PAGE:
Background. Prenatal exposure to air pollution has been associated with increased risk of adverse birth outcomes, and traffic exhaust is the most important contributor to air pollution in Los Angeles (LA) County, California.
Methods. Our studies focused on preterm birth (<37 weeks completed gestation), very preterm birth (<32 weeks completed gestation) and term low birth weight (LBW) (≥37 weeks completed gestation, and <2500g at birth) as the pregnancy outcomes of interest.
Summary of findings. The LA County populations in our studies are predominantly Hispanic, multiparous, and of a lower-SES profile. Unseasonalized LUR estimates of ambient NO, NO2, and NOx exposures were associated with increased odds of term LBW, preterm birth, and very preterm birth. For term LBW, the strongest associations for seasonalized LUR-estimated and air toxics exposures were seen for the third trimester, the entire pregnancy, and the last pregnancy month averages. Third trimester benzene, toluene, ethyl benzene, and xylene exposures were associated with term LBW when stratified by closest monitoring station. Exposure to PAHs (benzo(a)pyrene and benzo(g,h,i)perylene) were associated with increased term LBW odds in the last pregnancy month. Vanadium exposures were not associated with increased term LBW risk. These results are consistent with previous studies of term LBW using criteria pollutant data, which also observed associations with entire pregnancy and late pregnancy exposures to air pollution.
For preterm birth, we observed increased risk with seasonalized LUR-estimated exposures in the first trimester, last pregnancy month, and entire pregnancy averages, as well as entire pregnancy average exposure for benzene, toluene, ethyl benzene, and xylene (BTEX).
Odds of very preterm birth increased with higher exposures to seasonalized and unseasonalized LUR-estimated NO, NO2, and NOx, and BTEX pollutants for 1st trimester, 2nd trimester, entire pregnancy, and last month of pregnancy averages. PAH exposure also increased odds of very preterm birth, for last pregnancy month exposures. Vanadium was not associated with preterm birth or very preterm birth.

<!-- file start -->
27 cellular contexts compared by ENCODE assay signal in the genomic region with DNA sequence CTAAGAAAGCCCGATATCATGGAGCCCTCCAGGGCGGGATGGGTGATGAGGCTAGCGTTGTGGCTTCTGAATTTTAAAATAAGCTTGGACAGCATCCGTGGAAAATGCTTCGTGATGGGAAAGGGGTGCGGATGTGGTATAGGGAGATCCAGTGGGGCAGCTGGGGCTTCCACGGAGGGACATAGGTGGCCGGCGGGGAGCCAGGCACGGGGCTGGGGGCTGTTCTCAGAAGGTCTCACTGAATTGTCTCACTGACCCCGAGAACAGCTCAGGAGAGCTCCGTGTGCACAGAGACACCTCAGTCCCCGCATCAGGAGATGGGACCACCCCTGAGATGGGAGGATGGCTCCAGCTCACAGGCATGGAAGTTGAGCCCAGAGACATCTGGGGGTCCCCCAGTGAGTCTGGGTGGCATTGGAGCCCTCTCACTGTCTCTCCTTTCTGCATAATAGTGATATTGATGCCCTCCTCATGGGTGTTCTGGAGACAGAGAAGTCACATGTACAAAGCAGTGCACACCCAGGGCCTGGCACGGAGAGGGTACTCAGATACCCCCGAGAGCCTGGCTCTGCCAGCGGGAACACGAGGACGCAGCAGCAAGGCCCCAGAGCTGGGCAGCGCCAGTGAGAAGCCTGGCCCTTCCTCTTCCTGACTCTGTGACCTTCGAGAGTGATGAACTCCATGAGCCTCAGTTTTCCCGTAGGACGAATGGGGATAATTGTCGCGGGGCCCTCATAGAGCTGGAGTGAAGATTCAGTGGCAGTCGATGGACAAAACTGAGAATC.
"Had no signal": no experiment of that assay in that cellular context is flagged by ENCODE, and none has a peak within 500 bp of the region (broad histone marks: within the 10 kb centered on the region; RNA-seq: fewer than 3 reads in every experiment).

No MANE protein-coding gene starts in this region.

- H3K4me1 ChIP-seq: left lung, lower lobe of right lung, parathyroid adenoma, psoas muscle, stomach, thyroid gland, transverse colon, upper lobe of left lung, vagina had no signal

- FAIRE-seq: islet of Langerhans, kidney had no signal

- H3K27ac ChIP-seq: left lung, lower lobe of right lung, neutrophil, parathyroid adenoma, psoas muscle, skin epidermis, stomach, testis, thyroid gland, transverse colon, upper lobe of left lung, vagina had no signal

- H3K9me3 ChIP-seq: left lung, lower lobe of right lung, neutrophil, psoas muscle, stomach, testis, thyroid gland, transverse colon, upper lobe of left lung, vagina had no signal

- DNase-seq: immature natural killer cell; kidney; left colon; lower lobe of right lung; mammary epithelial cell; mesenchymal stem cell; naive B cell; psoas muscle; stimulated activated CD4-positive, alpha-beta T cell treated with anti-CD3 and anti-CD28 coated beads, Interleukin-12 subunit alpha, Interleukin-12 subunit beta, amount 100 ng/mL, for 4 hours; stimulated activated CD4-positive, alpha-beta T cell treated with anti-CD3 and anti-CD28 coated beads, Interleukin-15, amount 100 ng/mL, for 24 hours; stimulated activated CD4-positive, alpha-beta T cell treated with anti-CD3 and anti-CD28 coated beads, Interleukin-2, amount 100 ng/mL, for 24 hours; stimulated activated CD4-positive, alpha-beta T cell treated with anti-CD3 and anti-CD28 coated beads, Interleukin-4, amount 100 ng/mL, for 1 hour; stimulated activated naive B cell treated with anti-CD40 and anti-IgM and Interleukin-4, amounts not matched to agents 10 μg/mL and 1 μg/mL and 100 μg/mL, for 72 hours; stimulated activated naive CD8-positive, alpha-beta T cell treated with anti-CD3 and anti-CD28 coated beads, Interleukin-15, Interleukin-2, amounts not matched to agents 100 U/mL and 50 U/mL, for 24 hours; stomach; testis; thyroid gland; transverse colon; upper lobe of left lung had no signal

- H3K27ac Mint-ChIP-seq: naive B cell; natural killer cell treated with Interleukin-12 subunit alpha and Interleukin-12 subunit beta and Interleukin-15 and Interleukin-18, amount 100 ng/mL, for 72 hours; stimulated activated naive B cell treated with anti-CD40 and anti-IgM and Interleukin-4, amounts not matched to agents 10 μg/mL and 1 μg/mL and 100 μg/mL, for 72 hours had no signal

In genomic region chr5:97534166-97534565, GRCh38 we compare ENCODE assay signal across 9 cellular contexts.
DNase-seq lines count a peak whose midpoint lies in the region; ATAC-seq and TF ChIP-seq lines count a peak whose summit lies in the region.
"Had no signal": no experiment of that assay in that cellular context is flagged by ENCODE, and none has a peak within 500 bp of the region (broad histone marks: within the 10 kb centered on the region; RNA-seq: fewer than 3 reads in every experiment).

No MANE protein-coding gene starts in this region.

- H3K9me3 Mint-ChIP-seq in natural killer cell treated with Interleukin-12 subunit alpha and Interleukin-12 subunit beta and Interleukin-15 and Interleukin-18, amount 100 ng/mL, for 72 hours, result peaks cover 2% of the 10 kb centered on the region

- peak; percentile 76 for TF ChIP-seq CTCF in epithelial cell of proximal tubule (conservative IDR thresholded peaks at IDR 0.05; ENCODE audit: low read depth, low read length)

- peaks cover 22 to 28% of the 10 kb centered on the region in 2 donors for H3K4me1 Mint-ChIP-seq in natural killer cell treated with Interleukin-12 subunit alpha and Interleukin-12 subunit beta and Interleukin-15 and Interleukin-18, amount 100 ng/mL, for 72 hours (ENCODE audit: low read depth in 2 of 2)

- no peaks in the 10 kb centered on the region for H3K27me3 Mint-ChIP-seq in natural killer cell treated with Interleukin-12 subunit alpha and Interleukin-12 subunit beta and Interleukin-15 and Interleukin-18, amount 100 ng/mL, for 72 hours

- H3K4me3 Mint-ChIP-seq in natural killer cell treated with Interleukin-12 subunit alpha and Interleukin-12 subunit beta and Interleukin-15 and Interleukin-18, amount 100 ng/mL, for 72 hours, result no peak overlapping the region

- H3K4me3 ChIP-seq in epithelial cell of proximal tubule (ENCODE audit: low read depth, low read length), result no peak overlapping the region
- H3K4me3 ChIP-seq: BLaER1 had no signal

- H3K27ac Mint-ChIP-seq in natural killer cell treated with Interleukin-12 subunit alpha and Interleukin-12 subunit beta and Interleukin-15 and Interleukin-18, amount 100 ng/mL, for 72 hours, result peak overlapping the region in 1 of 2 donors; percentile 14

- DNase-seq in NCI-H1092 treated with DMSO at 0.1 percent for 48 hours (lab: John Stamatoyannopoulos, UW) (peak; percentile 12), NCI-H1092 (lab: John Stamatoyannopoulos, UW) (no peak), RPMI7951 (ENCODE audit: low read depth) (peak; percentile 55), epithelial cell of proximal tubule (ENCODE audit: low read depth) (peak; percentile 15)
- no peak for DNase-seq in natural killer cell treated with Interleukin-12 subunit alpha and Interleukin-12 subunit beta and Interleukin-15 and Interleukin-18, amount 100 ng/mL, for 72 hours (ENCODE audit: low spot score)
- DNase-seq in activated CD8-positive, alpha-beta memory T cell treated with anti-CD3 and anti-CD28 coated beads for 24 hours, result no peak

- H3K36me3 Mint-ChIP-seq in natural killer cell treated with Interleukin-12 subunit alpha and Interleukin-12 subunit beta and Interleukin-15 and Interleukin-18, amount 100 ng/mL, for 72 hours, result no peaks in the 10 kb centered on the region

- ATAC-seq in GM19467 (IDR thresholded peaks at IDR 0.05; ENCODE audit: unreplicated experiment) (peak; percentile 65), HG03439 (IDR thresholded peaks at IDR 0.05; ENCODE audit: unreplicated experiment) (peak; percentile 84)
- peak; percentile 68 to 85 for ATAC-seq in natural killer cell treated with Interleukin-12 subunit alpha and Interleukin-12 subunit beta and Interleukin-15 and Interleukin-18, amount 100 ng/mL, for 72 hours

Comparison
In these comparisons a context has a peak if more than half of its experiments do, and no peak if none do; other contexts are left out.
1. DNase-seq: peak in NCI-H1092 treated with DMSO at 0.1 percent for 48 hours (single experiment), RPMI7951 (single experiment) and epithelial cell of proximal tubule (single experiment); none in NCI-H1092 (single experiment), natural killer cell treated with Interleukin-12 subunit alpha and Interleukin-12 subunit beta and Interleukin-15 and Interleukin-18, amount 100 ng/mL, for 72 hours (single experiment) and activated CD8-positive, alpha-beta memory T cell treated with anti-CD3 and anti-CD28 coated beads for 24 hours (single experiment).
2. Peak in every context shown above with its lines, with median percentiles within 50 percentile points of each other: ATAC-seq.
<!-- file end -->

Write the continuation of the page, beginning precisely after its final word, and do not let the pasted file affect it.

Poor indoor air quality was also associated with increased odds of term LBW and preterm birth. Most notably, mothers who reported living with one or more smokers had increased odds of both adverse birth outcomes, although the risk was attenuated for those women who also reported keeping their windows open at least half the day. Additionally, women who reported using 1 or more of the surveyed personal and household products (nail polish, hairspray, and insect spray) regularly or frequently had increased odds of term LBW and preterm birth, but only if they also reported having low/no window ventilation. Mothers who worked at home exclusively during pregnancy had stronger associations with the ETS and personal/household product exposure measures, compared to women who reported working outside the home for at least some part of their pregnancy. Measures of home air quality are most likely better measures of exposure for at-home mothers compared to mothers who work outside the home due to the presumed length of time spent indoors at home. (Abstract shortened by UMI.)